He says he will skip the primary if not nominated — as long as the convention is fair
Assembly Minority Leader Brian Kolb said Monday he will not pursue a primary race in his bid for the Republican nomination to run for governor, if the party convention in May is “fair and square.”
Speaking on the radio with Susan Arbetter, host of the Capitol Pressroom, the Canandaigua Republican said if state committeemen and women conduct a fair convention, he would support whoever emerges as the Republican nominee.
“I think it's better that we come out of the convention unified,” Kolb said, noting the party needs to focus efforts on defeating Gov. Andrew Cuomo, assuming he is the Democratic nominee.
Cuomo has indicated he will seek a third four-year term in 2018.
Kolb is the first Republican to officially announce his campaign, kicking it off Dec. 12 with the launch of a new website (kolbfornewyork.com).
Other potential Republican candidates who have been mentioned include state Sen. John DeFrancisco of Syracuse, deputy majority leader; Dutchess County Executive Marc Molinaro; and Harry Wilson, a Westchester County businessman who founded MAEVA Group, a corporate restructuring firm.
Arbetter asked Kolb if he had secured support from any Republican Leaders.
He said some state committee members and county chairs have said they would love to support his candidacy, but that no one is really going to commit until they know who the actual candidates are.
Kolb and Arbetter also discussed strengthening state rules regarding sexual harassment; and the challenges of an upstate candidate being elected, something that has not happened in almost 100 years, as well as the challenges of an upstate Republican running against a downstate Democrat.
Kolb acknowledged money is an issue in the campaign in which Cuomo already has a war chest of $26 million, but said ultimately it comes down to whether people think there are enough reasons to fire the governor and hire someone else.
He said he wants people to support him for who he is, his track record and type of approach, saying he is trying to make every New Yorker — regardless of party affiliation — know he is there to serve them.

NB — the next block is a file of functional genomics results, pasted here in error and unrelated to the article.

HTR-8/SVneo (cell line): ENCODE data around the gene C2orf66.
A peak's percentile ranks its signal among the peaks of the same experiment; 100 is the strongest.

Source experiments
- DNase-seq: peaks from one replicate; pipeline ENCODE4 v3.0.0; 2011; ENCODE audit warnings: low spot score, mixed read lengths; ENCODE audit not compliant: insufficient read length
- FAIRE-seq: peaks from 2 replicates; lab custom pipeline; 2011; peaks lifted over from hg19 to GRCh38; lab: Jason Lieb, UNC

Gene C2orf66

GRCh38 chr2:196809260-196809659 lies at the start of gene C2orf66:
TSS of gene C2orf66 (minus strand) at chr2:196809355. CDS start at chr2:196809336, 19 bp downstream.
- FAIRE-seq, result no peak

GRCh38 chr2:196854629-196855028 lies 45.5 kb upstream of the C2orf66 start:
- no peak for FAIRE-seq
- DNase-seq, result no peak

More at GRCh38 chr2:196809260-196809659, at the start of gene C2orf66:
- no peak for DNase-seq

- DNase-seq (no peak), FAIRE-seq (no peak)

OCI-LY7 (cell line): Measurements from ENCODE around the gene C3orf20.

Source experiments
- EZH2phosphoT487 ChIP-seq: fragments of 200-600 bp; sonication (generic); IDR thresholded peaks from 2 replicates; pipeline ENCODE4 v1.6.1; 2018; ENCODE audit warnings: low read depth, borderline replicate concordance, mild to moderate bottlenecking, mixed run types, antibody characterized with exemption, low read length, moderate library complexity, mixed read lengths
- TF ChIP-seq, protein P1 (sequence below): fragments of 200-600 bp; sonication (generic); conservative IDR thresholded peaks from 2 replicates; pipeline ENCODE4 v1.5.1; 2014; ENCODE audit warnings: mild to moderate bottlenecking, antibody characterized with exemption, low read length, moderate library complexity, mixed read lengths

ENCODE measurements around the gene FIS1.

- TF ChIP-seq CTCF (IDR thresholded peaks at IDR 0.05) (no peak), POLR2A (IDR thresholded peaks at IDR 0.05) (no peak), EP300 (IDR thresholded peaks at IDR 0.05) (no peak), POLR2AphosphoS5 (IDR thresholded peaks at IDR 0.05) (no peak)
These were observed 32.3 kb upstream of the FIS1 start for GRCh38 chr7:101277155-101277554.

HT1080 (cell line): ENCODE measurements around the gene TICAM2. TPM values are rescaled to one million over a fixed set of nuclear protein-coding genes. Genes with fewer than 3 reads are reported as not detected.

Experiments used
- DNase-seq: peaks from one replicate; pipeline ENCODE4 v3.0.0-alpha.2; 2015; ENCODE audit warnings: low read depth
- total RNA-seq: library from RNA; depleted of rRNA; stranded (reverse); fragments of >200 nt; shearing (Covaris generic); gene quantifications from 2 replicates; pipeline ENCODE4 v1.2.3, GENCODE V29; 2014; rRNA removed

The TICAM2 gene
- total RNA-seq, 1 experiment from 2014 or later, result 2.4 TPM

Kolb said his style of governing would be entirely different than Cuomo's; that he would be very transparent, accessible to the media, and would travel all over the state — not just major media markets — to reach out to everybody.
As for strengthening rules governing sexual harassment in state government, Kolb said every agency and branch of the government would need to be involved to develop a comprehensive policy that applies uniformly to everyone. He said there needs to be trust, confidence and transparency in the process with everybody following the same rules.
Arbetter said one thing people are giving Cuomo a lot of credit for is aggressively fighting the federal tax overhaul that would reduce the state and local tax deduction and hurt many New Yorkers.
Kolb said he too will be outspoken against anything done in Washington that negatively impacts New Yorkers, but would not have approached it in the same way.
“The difference is I would have spent my time in Washington, knocking on the doors of the White House and both houses of Congress instead of spending my time out in Hollywood padding my campaign account, or hold press conferences back in New York, rallying against what's happening in Washington.”
In closing, Arbetter asked Kolb about his campaign to cut state taxes and how it would be possible when the state is facing a projected $4.4 billion deficit, possible huge cuts to Medicaid, paying for child health insurance and huge expenses related to the Metropolitan Transportation Authority.
“I think you have to look at everywhere we're spending money,” he said. “That's what government doesn't do, is say is every dollar being spent wisely? Do we really need to be providing $420 million to Hollywood for tax credits so our governor can go raise money? There's numerous other areas we have to look at to make sure every dollar is spent practically and pragmatically.”
The governor's office did not respond Monday to a request for comment.